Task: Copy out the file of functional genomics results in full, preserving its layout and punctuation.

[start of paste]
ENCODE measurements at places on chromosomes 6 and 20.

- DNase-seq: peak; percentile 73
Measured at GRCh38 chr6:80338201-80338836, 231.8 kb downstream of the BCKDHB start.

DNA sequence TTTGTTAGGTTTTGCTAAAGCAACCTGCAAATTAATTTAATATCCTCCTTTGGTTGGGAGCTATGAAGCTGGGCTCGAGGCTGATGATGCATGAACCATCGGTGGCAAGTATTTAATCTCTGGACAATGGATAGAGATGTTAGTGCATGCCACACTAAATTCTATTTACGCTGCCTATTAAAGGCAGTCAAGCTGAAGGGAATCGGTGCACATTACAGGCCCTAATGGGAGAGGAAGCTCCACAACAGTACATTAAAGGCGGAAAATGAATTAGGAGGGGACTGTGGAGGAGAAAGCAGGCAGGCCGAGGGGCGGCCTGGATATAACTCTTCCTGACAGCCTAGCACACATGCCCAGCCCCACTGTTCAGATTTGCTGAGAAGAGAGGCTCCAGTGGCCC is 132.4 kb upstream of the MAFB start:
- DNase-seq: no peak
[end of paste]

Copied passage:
ENCODE measurements at places on chromosomes 6 and 20.

- DNase-seq: peak; percentile 73
Measured at GRCh38 chr6:80338201-80338836, 231.8 kb downstream of the BCKDHB start.

DNA sequence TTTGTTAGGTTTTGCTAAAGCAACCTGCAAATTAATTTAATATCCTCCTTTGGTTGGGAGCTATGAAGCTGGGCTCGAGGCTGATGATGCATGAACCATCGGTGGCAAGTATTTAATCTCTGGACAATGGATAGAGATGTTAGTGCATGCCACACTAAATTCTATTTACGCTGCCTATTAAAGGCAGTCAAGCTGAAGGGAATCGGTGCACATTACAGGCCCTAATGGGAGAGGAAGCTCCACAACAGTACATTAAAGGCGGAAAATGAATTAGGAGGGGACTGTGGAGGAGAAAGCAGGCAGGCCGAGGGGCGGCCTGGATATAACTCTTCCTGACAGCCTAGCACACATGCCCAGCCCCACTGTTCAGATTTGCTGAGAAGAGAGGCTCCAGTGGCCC is 132.4 kb upstream of the MAFB start:
- DNase-seq: no peak